The move was billed as a way for these ‘delivery partners’ to turn their free time into extra income – with earnings put at between £13 and £15 an hour, including tips. The retailer made it clear that work allocations, through delivery blocks that can total up to 24 hours a week, might change from week to week and were allocated randomly.
Amazon said in its blogpost at the time: “At Amazon, we believe that the most meaningful inventions are the ones that empower others. We love it when we find a new way to better serve customers and create opportunities for small businesses, entrepreneurs and individuals.”
We said five – but here’s a sixth, that’s not from the UK but nonetheless is very interesting.
Amazon questioned the way stores operate when it opened the doors of its first Amazon Go store last month – and removed the need to pay.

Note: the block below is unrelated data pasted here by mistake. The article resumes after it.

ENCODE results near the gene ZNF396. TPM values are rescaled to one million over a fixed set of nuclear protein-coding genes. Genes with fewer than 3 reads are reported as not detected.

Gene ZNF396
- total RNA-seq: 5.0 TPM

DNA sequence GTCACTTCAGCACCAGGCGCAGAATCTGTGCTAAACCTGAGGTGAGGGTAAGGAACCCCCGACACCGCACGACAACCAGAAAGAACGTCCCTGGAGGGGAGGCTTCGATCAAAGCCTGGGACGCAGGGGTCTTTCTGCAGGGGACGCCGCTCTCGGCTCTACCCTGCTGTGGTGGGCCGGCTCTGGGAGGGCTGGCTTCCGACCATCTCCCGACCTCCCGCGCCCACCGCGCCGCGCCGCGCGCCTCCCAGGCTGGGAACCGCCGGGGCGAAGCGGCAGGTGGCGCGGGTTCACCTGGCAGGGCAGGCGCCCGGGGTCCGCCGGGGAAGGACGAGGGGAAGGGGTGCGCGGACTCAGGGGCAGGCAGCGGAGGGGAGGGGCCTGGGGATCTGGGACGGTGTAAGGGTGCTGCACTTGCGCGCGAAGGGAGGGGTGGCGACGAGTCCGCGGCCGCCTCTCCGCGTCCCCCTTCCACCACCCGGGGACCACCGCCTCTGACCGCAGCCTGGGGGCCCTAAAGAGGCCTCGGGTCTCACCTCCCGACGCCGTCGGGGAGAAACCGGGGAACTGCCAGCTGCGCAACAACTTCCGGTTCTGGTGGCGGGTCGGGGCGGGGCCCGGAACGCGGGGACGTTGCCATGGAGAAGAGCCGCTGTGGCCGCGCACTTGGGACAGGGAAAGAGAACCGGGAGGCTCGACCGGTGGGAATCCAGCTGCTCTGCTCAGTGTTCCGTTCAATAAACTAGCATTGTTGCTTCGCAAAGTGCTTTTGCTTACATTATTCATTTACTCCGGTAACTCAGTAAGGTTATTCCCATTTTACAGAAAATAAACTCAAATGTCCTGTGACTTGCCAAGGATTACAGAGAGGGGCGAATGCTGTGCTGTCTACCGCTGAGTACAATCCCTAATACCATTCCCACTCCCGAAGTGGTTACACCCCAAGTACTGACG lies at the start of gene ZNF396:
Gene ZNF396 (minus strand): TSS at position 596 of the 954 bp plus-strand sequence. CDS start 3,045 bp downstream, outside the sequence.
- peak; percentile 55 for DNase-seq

Customers at the Seattle grocery store use a dedicated Amazon Go smartphone app to enter the shop. There, they take what they want from the shelves, and the technology adds items to their virtual basket, or takes them away if they put them back on the shelves. When they leave the store, their purchase automatically registers through the dedicated app, and they are sent a receipt.
“What would shopping look like if you could walk into a store, grab what you want and just go? what if we could weave the most advanced machine learning, computer vision, and AI into the very fabric of a store so that you never have to wait in line?” asks the Amazon video.
As yet the store, in Seattle, will initially be open only to Amazon employees as part of a beta trial, but it is expected to open to the general public next year.
Commenting, Nick Lansley, formerly head of open innovation at Tesco Labs , said this week that the store replicates the shoplifter experience – in a good way.